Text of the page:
Tuesday, March 3, 2015

Examing a graph and 35 game (math class 12)

Who: Baan Pathomtham 1st and 2nd grade classes
Where: In school
When: after science and before lunch

Weekend outing

Our school went to a play over the weekend, somewhat about chickens. Unfortunately, there were no mathematical chickens, but maybe someone will draw one this week?

Dice turn into a graph

The homework last week was to play damult dice with subtraction, targeting a score of exactly 100. We had discussed some observations about the game and had left open the observation that a lot of scores seemed to be multiples of 3. Over the week, I made a little pencilcode program to show the scoring distributions and thought this would be another good focus for the kids to make observations, conjectures, and pose questions. The distribution we discussed today was the max scores distribution, so you can play along here: Scoring histograms.

Once again, this turned into a good conversation:
  • Why are some bars red and some blue?
  • What is the meaning of the two rows of numbers on the bottom?
  • How does this relate to our dice game?
  • In the top row of numbers, why is 2 the smallest? Why is 72 the largest? Why is 3 missing?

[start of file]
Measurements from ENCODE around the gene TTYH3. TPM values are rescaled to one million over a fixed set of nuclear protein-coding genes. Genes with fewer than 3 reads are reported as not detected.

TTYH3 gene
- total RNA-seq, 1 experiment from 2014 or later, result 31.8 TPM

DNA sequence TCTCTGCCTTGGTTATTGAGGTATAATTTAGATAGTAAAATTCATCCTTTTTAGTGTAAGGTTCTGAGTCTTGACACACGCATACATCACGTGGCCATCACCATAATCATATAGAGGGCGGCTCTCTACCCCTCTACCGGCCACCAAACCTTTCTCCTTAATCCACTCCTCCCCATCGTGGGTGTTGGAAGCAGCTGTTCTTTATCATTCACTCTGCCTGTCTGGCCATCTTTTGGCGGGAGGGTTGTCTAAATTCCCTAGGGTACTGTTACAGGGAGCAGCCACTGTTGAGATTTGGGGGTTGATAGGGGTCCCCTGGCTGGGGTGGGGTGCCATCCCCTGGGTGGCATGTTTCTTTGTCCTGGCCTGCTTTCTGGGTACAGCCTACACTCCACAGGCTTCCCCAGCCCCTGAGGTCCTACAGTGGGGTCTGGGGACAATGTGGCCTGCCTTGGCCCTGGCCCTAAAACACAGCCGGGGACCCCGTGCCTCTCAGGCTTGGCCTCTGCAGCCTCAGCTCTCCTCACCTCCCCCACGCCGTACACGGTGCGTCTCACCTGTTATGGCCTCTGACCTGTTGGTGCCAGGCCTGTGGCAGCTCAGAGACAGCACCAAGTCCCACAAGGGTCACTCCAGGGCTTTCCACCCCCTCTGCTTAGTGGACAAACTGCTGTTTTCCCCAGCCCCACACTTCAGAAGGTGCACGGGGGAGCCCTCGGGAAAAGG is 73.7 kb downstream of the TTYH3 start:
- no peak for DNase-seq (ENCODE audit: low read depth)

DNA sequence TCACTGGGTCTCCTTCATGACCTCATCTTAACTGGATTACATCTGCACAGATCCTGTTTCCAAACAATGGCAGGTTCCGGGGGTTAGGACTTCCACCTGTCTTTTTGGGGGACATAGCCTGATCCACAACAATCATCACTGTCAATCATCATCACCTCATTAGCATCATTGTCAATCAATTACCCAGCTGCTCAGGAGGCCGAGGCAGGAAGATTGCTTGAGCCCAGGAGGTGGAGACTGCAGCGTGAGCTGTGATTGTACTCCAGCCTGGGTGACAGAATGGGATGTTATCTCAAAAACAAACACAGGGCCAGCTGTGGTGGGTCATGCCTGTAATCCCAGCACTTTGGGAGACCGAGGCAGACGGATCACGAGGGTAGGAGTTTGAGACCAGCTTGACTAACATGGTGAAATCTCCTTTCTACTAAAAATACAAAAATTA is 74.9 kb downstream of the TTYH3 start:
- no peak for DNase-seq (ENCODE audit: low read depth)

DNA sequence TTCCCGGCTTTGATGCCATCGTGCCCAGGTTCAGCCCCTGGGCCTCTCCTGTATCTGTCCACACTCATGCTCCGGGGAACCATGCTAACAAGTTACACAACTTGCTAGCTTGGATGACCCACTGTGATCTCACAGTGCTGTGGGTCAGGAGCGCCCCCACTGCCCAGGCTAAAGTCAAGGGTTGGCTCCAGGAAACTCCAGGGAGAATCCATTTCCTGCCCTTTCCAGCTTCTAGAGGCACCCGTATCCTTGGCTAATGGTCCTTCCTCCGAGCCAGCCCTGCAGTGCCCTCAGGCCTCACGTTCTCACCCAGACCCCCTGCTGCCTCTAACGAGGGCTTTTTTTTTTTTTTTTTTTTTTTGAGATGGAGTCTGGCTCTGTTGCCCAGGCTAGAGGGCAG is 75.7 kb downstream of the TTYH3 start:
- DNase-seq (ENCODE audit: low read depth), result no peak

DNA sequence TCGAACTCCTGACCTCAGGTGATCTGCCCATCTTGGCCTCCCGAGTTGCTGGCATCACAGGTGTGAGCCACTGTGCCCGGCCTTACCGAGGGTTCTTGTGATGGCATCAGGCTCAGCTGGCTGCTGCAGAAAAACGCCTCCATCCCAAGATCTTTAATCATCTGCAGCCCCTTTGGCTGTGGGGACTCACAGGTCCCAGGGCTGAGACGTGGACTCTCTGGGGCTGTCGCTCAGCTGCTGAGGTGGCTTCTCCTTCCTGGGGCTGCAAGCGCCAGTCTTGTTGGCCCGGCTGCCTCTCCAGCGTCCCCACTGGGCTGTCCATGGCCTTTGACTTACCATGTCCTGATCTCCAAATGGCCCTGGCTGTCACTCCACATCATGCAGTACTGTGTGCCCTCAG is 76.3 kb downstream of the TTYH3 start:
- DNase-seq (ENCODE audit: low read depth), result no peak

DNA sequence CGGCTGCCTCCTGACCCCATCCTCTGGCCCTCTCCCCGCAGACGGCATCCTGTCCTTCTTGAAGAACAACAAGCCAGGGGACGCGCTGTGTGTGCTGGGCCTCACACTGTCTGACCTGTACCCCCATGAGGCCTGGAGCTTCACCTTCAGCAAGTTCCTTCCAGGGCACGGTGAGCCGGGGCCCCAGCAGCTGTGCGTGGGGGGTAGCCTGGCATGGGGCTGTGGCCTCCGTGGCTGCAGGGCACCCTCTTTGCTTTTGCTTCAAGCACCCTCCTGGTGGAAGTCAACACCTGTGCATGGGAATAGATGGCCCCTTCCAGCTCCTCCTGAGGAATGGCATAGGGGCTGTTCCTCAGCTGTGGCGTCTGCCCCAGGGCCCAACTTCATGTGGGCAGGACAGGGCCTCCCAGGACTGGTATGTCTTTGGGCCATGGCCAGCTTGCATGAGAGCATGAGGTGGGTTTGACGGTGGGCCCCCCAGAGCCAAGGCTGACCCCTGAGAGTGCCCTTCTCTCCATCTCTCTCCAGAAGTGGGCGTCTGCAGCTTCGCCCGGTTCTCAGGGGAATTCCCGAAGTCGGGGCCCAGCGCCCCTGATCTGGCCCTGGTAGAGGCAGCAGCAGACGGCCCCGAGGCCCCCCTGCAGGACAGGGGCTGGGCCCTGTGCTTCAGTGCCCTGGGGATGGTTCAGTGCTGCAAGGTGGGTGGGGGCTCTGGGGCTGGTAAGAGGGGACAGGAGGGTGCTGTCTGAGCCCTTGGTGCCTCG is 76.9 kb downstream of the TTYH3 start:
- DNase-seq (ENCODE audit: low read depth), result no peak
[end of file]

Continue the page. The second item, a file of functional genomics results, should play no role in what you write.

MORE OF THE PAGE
For homework, we gave everyone a copy of the possible scores histogram and assigned them to write an observation or question about the graph.

35 Game

This is another card game. I'm not sure of the source, but will link back here when I find it.
Material: Pack of standard playing cards (J=11, Q=12, K=13), manipulatives for adding (we used 100 charts) are also helpful.
Set-up:Deal out all cards to the players. In the first version, it doesn't matter if people have different numbers of cards. Players don't look at their cards.
Play:Going clock-wise around the table, the player turns over one card and adds its value to the running total, if that result is less than 35. If the sum is 35, the player scores a point and the running total resets to 0. If the sum would be more than 35, then the player subtracts the value of their card from the total instead of adding.
Example: if we have gotten to a total of 26 and the next player puts down a 9, they would get a point. If they turn over a 10 or face card, then they subtract that value from 26.
  • When the card value is too large, encourage the kids to state the addition equation anyway. For example, "30+10 = 40"
  • Before playing a card, ask what value would take you to 35.
  • Occasionally ask for values larger than 13 and ask if there is a card that would let you get to 35 on the next play.
  • For a more involved version, deal equal numbers of cards and let player's choose which card to play on their turn.


  1. Write down at least one observation about the damult dice possible scores histogram
  2. Play the 35 game with a parent or sibling until someone gets to 5 points and wins

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